Two generations ago, it was taken for granted that a woman would likely stay home with her children while a man worked outside the home to support the family. When parents divorced, though, this arrangement could leave women impoverished and destitute. Alimony endeavored to bridge that gap by compensating women for their work inside of the home and enabling them to get back on their feet. Today, alimony is much less common than it was a generation ago, and anyone – male or female – can seek spousal support.
How is Alimony determined?
In Florida alimony or spousal support is determined by a myriad of factors. Though alimony was once associated with women, both men and women are eligible for spousal support. In colloquial use, “palimony” refers to alimony paid to men. Practically speaking, though, there’s no legal difference between alimony for men and women; courts refer to both as spousal support.
Alimony is not automatic. Indeed, it’s increasingly harder to get. Courts will take into account myriad factors when determining whether you’re eligible for alimony. Those factors include:
- Your spouse’s income and ability to pay.
- Your income and assets, as well as your future earning power.
- Your role in the marriage. For instance, did you give up a lucrative career to raise kids, or work full-time while your spouse attended law school?
- The length of your marriage. Short marriages are unlikely to result in alimony awards, especially not large awards.
- Whether you and your spouse have an express or implied agreement to share property, divvy up your labor, or support one another as you pursue career or family goals.
Ultimately, it will come down to a question of whether you provided something valuable to the marriage and your spouse can afford to compensate you for that.
The 5 Types of Alimony
Bridge the Gap Alimony
“Bridge the gap” alimony is a short-term alimony award that begins after the divorce is final. It is designed to aid in the financial difficulties involved with transitioning from married to single life. This form of alimony should only be ordered when the receiving party has specific short term financial needs, and usually should not continue for longer than two years. Bridge the gap alimony is typically found in short term marriages where rehabilitative alimony is not justified. Like rehabilitative alimony, it may be combined with a permanent alimony award. Bridge the gap alimony should not be modified in amount or duration and will cease upon the death of either party or the remarriage of the receiving party.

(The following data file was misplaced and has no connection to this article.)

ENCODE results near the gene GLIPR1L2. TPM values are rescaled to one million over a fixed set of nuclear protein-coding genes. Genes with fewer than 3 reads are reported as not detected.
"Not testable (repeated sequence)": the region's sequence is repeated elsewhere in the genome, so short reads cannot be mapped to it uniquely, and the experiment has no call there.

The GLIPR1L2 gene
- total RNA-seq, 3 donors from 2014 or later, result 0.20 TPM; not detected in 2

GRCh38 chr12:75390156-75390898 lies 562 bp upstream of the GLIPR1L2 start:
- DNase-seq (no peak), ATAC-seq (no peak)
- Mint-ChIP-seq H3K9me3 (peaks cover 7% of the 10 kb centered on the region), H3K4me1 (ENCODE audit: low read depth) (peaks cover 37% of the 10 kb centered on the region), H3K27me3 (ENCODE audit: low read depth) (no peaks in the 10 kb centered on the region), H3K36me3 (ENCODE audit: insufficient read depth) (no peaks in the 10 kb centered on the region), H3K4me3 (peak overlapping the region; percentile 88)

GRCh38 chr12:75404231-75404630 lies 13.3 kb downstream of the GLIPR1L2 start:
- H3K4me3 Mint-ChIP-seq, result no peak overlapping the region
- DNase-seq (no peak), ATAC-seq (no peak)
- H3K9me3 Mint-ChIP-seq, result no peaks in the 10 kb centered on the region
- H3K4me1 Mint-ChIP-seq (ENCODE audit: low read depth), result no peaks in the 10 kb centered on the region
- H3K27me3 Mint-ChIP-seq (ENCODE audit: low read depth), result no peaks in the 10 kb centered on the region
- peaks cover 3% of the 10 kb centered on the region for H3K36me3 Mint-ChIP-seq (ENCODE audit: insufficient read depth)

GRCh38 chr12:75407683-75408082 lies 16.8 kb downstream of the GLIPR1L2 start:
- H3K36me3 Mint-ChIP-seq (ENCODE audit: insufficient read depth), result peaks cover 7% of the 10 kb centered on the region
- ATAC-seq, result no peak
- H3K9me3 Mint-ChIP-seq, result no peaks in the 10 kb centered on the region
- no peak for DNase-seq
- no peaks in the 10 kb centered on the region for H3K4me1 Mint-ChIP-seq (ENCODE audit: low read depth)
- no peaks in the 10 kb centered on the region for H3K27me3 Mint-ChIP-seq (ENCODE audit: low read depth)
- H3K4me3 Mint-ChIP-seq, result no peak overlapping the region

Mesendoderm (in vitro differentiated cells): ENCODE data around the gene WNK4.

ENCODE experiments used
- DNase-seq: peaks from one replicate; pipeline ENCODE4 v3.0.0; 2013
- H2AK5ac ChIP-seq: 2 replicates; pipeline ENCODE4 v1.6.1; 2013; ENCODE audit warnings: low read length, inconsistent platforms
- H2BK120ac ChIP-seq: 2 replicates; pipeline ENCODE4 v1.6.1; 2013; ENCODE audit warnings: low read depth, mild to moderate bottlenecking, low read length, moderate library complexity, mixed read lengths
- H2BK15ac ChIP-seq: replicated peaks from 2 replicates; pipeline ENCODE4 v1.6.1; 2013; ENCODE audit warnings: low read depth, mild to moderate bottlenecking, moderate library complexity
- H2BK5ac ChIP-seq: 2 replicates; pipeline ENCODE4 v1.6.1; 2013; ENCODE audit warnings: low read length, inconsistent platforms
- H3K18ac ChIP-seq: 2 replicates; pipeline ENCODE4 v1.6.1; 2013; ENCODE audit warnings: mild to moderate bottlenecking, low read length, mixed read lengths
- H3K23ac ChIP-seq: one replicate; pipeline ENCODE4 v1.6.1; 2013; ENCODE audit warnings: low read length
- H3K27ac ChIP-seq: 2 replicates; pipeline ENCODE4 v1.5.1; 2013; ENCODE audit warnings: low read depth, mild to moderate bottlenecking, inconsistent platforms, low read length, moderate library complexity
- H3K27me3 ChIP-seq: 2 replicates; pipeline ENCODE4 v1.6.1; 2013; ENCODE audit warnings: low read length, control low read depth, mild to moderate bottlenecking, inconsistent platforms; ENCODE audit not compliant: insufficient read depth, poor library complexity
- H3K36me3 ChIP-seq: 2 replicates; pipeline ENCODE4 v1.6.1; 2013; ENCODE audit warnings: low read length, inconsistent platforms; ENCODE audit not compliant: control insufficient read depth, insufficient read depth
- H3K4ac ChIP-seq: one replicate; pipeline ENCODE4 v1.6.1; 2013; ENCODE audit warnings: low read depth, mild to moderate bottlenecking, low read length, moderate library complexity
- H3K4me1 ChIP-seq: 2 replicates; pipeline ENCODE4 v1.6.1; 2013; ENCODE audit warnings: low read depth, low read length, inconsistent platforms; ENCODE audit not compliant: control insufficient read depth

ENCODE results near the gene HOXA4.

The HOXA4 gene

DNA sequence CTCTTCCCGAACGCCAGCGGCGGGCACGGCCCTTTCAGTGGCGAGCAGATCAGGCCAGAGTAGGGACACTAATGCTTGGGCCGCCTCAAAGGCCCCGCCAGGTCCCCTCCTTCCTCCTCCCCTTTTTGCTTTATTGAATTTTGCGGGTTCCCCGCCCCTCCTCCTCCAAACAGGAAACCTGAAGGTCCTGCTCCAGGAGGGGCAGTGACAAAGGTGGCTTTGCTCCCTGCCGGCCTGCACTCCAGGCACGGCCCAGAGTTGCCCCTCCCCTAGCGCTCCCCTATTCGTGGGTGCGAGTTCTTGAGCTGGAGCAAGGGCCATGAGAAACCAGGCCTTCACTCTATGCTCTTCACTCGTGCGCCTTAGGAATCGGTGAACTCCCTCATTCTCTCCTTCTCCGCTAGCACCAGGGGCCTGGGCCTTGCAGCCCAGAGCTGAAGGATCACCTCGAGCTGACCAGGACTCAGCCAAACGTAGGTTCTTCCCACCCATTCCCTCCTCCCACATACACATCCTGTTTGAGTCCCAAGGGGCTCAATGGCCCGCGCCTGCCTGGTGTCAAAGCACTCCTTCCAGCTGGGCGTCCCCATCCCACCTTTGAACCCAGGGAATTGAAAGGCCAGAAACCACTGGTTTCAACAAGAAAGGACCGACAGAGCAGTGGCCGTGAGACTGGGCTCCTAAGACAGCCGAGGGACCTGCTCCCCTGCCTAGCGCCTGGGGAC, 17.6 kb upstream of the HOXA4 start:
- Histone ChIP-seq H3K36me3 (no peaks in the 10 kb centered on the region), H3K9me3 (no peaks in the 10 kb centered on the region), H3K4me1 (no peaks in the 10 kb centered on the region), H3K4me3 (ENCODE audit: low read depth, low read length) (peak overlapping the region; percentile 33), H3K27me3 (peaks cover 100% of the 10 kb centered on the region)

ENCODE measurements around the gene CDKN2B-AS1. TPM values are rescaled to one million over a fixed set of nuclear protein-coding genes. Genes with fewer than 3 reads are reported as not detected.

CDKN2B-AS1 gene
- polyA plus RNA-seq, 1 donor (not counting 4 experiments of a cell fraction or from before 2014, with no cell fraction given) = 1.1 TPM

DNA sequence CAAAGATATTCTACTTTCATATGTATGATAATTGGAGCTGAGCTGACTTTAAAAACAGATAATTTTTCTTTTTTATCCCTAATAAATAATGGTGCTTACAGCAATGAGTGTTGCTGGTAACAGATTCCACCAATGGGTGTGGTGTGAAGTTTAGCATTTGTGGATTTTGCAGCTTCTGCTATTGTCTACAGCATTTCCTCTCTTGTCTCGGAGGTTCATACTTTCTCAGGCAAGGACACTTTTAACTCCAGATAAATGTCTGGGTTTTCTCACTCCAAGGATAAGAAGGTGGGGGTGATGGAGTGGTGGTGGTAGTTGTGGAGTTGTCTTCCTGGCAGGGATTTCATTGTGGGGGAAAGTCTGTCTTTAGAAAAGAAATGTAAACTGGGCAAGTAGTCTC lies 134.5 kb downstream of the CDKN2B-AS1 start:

Temporary alimony is alimony which supports you only during the pendency of the divorce.
Rehabilitative alimony is an alimony award given in order to provide the receiving spouse with assistance during the time needed to attain novel skills to improve employment potential. Rehabilitative alimony awards can be ordered alone or in a combination with a permanent alimony plan. Rehabilitative alimony will only be given if factual evidence is presented to the court showing the receiving spouse has lost or damaged his/her ability to self support during the marriage, and has a detailed rehabilitation plan. A spouse simply desiring to further his/her education is generally not grounds for rehabilitative alimony. If there is evidence that the marriage did not hinder the receiving spouse’s ability to provide for his/herself then rehabilitative alimony is not justified. Rehabilitative alimony is not necessarily given on the grounds that the receiving spouse will become entirely self sufficient. A spouse may be awarded rehabilitative alimony in order to become as self-supporting as possible, but still may need permanent alimony. The additional alimony payments will be reduced to the extent that the receiving spouse can provide for his/herself.
This is a supplemental form of alimony a court can award at its discretion if other forms of alimony are not allowed or are inadequate. The maximum amount of time for which you can receive this alimony is the length of your marriage. In other words, if you were married five years, this alimony is limited to five years.
Permanent Alimony is the rarest type of alimony in Florida and is awarded only if it appears that your economic need will be permanent. The judge generally has to cite a specific reason for awarding such alimony.
Frequently Asked Questions
Below is a list of commonly asked questions that our West Palm Beach Family Law Attorneys receive about whether a client can receive alimony or be required to pay alimony. Clicking each question listed below will provide you with a detailed answer.